My Celebrity Life

Rowan Atkinson happy to finally play a nice guy in Man Vs Bee after ‘cynic’ Blackadder and ‘narcissistic anarchist’ Mr Bean

From Bean to Bee (Picture: Netflix)

They say you should never work with children or animals. But acting opposite a bee for his new series proved to be Rowan Atkinson’s lockdown skill.

‘It’s undoubtedly been my Covid project,’ he says, looking relaxed and happy as he promotes his new Netflix series, Man Vs Bee.

‘The first group meeting was three years ago and we shot it during Covid. The bee wasn’t there, which was probably the hardest thing. It was sometimes on the end of a rod, as we had the puppeteers who came in, so I was able to follow something. But a lot of the time you had to imagine it and we put the bee in afterwards. So it’s a slightly lonely experience but I’ve been there before.

‘It also meant when Tom Basden, who plays the policeman, turned up, it was fantastic because finally you could have another human being to act with. There was quite a lot of improvisation, which 
I invented on the day when normally 
I rehearse things to within an inch of their lives.’

It’s this meticulous attention to detail that has made Atkinson a comedy great. But this time his alter ego, Trevor Bingley, is simply one of the nicest characters he’s played.

‘Inevitably, if I’m going to be acting a character without words, you’re going to see something, like facial expressions, which occasionally are redolent of Mr Bean. But Trevor is quite different,’ he says.

‘We felt Mr Bean wouldn’t have been the right character for Man Vs Bee because he’s too much of a two-dimensional character, too much of a self-serving, narcissistic anarchist. And we wanted a slightly more rounded person.

‘And actually, to play a genuinely sweet character is quite rare for me. Because Mr Bean certainly isn’t, Johnny English isn’t – he’s another self-consumed weirdo! And Blackadder was a pretty inward-looking, natural-born cynic, which Trevor Bingley is not. His obsessiveness takes him into quite a dark and difficult place where he behaves extremely badly but, ultimately, Trevor’s an ordinary, good-natured guy.’

Trevor, separated from his wife Jess (Claudie Blakley) and trying to maintain a relationship with his teenage daughter Maddy (India Fowler), is clearly having issues when he rings the doorbell of the Kolstad-Bergenbattens (Julian Rhind-Tutt and Jing Lusi).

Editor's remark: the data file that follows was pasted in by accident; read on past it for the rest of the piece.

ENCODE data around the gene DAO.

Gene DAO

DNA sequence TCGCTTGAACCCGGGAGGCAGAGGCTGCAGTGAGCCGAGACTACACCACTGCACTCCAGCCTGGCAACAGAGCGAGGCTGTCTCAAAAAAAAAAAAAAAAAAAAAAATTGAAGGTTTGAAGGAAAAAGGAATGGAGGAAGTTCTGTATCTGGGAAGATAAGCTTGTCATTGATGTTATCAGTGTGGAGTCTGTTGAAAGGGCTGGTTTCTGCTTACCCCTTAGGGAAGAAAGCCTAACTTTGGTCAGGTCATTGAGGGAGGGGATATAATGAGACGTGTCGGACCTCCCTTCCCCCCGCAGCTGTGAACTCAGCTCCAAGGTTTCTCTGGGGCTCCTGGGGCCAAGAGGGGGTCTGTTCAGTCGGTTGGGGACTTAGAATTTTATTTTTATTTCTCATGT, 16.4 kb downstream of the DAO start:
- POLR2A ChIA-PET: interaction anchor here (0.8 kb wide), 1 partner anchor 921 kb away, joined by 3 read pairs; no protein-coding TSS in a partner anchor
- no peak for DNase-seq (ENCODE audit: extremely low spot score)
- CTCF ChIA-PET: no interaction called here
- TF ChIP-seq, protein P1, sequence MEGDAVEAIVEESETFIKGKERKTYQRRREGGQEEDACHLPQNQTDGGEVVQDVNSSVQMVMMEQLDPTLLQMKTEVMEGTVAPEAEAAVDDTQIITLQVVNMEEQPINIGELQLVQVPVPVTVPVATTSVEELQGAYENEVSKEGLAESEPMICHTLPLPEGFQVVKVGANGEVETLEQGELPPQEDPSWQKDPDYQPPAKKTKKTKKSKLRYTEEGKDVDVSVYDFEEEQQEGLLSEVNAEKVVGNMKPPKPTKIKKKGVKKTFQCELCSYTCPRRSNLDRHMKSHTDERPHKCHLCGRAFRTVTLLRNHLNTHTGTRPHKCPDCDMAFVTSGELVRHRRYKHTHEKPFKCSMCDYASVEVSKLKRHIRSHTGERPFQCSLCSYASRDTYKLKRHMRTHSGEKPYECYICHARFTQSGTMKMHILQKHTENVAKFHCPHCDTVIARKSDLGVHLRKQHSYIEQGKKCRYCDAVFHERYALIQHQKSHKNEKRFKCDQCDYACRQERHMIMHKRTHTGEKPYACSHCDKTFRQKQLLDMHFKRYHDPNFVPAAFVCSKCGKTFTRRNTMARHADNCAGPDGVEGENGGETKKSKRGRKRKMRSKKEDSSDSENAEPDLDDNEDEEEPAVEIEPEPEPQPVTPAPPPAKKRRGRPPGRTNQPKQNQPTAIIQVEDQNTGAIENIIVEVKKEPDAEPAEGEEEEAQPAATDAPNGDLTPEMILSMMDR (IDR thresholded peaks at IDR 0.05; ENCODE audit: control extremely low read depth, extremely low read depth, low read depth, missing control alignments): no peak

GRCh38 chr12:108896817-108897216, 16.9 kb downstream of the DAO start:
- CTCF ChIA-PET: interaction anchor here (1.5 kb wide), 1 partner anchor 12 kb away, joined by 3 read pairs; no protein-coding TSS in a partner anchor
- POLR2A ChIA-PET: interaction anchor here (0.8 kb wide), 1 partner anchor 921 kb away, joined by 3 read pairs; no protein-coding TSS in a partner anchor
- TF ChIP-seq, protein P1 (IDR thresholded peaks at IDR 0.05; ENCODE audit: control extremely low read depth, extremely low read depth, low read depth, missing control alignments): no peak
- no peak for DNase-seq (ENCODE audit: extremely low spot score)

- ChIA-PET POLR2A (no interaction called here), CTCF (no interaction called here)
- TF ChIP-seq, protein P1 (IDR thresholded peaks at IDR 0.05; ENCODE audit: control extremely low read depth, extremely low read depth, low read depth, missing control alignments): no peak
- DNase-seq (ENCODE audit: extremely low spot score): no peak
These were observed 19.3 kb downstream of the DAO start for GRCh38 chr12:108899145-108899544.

He has finally got a job as a house-sitter but his first appointment is for an exceptionally wealthy, house-proud pair, plus a dog with a nut allergy. Enter the bee, which he believes has got it in for him – and things start to go desperately wrong.

Man Vs Bee gives Rowan ample opportunity to show off his physical comedy skills (Picture: Elliot Berry / Netflix)

‘We liked the idea of 
a house-sitter who was clearly underqualified for the task of looking after 
a very wealthy couple’s house full of extremely valuable objects,’ says Atkinson. ‘And then the bee really became the catalyst to generate the story, to enable us to see him mistreating the house in different ways.’

The script was by Will Davies of Johnny English fame, with Atkinson in mind. But how did Atkinson find acting alongside a main cast of a dog and a bee? ‘The dog was occasionally tricky, as dogs often are,’ he says. ‘Very well trained, very sweet, but they’re easily put off.’

But Atkinson, of course, is an expert at physical comedy. ‘When we did Mr Bean for the first time, that was odd because no one had done purely visual comedy for 75 years,’ he says.

‘Blackadder was a pretty inward-looking, natural-born cynic, which Trevor Bingley is not’ (Picture: BBC)

‘But it was something that seemed to land with people, so I’m glad we did it, and Man Vs Bee is in that tradition. It’s something I find I can do and it’s physically demanding but physiotherapy is a marvellous thing to keep me vaguely able to do it.

‘Generally speaking, the mental and occasionally physical stress of playing Mr Bean, which is very real for me, is sort of similar for Trevor Bingley. It’s because I always think I can do it better and the job of making it funny is down to you.

‘Shooting is horrible, as far as I’m concerned, and it’s the bit I’m supposed to be good at. But I tend to need a lot of decompression time after a project, and with the passage of time maybe I’ll become more sympathetic to the idea.’

Man vs Bee is on Netflix from Friday.


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